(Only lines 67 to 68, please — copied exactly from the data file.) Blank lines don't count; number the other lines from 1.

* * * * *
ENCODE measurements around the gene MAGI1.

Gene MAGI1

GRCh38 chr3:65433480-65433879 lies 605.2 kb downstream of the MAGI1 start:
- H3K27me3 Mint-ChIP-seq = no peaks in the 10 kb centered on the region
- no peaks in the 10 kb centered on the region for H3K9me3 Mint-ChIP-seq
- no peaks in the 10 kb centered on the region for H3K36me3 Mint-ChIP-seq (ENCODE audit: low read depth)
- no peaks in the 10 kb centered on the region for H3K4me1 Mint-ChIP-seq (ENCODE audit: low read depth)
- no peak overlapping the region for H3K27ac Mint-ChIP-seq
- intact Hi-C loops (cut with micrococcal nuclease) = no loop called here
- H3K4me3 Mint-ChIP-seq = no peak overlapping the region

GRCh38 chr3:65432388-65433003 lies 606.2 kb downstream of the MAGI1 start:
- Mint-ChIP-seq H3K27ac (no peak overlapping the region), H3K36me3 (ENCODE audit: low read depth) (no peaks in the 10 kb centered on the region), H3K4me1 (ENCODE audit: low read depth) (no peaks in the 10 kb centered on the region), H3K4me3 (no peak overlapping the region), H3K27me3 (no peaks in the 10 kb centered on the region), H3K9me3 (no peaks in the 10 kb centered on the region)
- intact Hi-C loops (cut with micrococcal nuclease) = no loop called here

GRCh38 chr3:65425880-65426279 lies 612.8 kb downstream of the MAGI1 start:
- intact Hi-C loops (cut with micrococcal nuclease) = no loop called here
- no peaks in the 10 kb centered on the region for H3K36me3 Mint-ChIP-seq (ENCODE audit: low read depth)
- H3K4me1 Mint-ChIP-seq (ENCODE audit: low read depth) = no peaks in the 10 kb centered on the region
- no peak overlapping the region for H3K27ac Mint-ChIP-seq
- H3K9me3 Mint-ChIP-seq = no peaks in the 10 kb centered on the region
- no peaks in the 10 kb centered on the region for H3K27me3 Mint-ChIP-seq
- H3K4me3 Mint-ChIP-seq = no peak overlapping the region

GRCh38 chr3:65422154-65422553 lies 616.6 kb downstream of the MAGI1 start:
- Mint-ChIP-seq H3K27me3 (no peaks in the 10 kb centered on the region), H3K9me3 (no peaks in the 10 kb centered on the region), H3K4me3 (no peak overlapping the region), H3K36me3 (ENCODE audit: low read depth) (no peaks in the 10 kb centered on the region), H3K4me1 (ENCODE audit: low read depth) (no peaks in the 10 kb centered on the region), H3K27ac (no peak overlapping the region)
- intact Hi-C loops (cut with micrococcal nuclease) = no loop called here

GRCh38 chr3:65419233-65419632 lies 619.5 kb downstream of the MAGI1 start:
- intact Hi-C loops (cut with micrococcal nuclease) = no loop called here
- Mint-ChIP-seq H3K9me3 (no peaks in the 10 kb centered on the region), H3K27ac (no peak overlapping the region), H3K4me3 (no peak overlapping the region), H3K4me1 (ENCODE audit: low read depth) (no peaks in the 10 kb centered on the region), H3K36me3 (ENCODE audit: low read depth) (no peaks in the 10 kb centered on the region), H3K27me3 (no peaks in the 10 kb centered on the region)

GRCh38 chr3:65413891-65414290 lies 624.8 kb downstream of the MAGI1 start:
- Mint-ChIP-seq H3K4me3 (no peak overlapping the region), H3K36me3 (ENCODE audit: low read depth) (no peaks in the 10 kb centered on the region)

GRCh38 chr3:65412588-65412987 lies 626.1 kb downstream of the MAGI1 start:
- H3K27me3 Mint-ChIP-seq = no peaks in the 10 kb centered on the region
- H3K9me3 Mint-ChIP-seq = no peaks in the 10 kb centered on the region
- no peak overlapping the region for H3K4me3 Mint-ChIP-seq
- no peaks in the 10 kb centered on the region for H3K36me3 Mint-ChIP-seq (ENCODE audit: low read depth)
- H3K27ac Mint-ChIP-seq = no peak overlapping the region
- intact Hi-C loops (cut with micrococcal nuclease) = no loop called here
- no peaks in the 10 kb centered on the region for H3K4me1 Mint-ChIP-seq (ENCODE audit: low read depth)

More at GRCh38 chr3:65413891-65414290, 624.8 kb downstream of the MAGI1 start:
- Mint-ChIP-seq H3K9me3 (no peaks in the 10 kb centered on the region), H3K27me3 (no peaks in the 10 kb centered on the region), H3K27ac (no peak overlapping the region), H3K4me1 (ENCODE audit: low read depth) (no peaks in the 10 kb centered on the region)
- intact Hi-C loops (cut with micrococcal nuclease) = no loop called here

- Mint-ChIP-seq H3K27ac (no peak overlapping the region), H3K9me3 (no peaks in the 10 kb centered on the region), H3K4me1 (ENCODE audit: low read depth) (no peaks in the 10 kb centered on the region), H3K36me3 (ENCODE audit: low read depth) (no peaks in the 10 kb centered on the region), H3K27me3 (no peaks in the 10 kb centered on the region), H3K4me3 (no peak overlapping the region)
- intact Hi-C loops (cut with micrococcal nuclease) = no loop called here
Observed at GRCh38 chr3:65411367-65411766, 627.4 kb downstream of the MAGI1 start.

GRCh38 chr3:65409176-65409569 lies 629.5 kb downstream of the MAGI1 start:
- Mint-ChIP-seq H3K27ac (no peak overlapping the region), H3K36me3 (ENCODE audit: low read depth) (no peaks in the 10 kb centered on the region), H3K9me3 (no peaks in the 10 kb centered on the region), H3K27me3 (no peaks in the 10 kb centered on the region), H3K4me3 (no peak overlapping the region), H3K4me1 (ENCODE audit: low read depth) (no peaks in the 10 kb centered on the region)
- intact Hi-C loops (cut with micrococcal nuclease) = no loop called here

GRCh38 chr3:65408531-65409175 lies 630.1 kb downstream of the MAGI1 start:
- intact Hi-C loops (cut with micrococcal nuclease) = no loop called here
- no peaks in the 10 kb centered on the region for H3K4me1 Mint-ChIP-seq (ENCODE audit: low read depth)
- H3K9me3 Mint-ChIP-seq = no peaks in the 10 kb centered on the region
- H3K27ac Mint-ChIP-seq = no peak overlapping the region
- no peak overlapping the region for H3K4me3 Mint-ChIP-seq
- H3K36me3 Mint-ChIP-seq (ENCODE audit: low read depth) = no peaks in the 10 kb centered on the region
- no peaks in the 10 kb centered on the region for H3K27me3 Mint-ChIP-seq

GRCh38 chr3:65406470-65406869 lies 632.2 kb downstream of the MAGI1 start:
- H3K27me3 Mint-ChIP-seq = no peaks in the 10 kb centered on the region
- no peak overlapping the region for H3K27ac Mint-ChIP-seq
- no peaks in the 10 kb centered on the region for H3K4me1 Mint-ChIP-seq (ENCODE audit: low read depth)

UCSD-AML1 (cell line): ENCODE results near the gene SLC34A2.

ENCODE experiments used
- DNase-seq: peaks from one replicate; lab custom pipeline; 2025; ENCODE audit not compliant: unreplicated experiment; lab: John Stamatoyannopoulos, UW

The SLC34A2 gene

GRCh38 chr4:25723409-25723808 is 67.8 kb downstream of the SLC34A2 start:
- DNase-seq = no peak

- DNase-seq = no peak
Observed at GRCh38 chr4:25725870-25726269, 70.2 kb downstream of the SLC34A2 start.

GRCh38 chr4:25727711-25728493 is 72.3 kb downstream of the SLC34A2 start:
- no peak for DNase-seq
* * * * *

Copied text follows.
GRCh38 chr4:25727711-25728493 is 72.3 kb downstream of the SLC34A2 start:
- no peak for DNase-seq